On this West Virginia Morning, agriculture -- even on a small scale -- could have a big impact in West Virginia’s economy. We’ll hear about one program trying to spur that growth.
A temporary bench of the West Virginia Supreme Court issued an opinion last week calling Chief Justice Margaret Workman’s impeachment unconstitutional and without due process -- effectively putting her trial on hold. As Dave Mistich reports, senators gaveled in Monday without an acting chief justice to preside over the trial, but there were discussions about how they might move forward.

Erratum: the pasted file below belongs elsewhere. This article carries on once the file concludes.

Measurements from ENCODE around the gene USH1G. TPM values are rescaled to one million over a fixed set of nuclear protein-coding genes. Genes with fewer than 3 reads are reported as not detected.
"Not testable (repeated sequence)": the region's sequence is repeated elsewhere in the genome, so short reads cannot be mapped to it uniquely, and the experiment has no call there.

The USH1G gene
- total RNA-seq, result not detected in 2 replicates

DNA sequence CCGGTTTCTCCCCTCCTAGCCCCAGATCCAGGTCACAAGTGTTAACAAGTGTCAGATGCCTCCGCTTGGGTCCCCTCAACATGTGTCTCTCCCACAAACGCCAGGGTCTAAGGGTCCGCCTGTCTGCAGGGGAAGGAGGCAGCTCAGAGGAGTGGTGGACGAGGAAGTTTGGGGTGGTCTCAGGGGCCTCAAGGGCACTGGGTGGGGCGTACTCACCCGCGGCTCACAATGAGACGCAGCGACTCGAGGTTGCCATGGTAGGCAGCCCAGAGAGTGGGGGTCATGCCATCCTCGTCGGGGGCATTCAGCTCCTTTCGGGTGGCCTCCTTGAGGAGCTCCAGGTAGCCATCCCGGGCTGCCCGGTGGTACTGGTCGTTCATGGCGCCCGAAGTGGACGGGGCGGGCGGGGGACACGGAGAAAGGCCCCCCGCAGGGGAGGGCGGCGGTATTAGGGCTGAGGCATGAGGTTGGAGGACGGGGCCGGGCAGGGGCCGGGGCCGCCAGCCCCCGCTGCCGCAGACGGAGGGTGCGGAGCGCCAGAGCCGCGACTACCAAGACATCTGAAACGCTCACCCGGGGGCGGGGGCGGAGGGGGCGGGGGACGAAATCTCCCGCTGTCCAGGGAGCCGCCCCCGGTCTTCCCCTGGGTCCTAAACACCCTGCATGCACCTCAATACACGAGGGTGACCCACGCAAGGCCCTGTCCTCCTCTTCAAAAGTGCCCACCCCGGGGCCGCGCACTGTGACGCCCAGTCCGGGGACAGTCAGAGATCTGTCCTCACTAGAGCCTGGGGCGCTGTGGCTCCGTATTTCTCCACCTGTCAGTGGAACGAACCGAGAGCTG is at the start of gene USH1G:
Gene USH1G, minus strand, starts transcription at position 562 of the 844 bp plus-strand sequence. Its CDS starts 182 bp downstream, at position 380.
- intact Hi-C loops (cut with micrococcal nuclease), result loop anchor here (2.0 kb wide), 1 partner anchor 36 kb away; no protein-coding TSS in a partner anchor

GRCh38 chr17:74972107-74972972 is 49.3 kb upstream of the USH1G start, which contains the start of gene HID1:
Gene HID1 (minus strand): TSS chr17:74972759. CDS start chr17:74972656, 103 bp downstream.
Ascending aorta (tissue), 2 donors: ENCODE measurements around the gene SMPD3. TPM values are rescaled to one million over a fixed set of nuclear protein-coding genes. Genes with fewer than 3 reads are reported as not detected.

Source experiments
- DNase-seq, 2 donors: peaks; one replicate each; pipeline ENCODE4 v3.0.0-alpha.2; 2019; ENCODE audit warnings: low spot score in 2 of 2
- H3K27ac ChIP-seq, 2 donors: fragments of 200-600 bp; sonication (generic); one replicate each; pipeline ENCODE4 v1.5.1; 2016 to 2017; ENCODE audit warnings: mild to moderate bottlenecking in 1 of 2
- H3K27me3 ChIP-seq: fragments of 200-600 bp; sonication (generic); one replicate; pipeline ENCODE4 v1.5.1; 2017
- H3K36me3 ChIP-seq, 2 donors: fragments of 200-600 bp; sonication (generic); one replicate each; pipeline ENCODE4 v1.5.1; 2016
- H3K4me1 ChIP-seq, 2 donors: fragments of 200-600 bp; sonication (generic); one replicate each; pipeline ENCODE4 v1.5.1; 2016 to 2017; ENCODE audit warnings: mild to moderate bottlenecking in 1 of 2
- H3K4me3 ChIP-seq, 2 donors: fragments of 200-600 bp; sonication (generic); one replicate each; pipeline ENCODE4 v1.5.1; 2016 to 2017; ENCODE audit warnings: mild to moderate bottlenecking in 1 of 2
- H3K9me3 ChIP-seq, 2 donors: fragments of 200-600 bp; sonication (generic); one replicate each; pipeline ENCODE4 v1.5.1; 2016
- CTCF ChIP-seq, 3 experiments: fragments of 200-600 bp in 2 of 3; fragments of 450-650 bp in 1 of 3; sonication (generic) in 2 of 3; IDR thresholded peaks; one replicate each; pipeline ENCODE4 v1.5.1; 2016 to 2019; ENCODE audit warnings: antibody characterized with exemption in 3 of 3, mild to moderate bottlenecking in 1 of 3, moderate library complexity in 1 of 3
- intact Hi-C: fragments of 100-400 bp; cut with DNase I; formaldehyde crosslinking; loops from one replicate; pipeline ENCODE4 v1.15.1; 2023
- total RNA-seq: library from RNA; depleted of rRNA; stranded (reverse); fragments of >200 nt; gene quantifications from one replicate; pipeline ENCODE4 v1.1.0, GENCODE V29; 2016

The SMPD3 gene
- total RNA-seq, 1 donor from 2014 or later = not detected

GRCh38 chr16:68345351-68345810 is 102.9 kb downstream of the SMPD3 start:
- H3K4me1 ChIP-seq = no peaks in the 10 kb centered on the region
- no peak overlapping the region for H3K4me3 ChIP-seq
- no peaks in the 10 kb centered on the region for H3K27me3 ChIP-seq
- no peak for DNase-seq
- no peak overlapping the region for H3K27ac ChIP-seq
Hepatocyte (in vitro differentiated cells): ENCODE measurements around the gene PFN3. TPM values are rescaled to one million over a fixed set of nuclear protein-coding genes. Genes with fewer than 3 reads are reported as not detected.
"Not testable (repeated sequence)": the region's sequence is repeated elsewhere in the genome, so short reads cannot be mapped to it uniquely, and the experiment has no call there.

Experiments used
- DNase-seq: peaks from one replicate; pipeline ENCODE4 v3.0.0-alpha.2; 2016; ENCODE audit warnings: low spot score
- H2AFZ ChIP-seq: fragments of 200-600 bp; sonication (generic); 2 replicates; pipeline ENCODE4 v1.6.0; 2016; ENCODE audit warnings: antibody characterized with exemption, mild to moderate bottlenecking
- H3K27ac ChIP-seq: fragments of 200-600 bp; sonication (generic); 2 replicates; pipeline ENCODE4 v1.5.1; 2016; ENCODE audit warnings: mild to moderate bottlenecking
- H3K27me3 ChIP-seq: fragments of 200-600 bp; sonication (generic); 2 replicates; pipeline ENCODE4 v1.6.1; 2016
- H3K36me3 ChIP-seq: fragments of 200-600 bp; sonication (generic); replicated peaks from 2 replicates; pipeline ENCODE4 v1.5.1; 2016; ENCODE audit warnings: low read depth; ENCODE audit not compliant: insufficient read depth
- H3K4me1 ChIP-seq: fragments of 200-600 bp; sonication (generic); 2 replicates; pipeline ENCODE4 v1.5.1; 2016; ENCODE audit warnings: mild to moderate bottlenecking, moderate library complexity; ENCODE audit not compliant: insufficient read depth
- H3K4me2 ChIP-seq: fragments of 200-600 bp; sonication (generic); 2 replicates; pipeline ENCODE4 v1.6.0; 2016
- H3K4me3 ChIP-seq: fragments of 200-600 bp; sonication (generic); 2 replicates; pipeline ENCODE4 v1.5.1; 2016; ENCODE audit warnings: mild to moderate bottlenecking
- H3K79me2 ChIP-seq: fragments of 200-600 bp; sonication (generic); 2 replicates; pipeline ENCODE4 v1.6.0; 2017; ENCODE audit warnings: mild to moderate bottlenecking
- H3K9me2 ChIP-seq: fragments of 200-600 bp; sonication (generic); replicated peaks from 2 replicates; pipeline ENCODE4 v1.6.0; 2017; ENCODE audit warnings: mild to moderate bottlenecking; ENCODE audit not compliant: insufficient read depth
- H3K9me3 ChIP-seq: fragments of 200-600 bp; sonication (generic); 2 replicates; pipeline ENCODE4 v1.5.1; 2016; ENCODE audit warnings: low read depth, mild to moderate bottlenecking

On the latest episode of Inside Appalachia, we heard about several programs that received federal funding to try to jumpstart economic development in Appalachia -- through agriculture.
If small-scale agriculture could scale up, even a little, economists say it could have big benefits for West Virginia. But food systems in the Mountain State also face challenges, namely the hilly geography and sprawling population.
Brittany Patterson spent some time in Talcott, West Virginia, where one group is trying to grow the state’s local food economy by thinking holistically.
Listen to Inside Appalachia to hear more stories about projects aimed to spur job growth in Appalachia.
West Virginia Morning is a production of West Virginia Public Broadcasting which is solely responsible for its content.
Support for our news bureaus comes from West Virginia University, Concord University, and Shepherd University.
Our news director is Jesse Wright. Our producer is Glynis Board.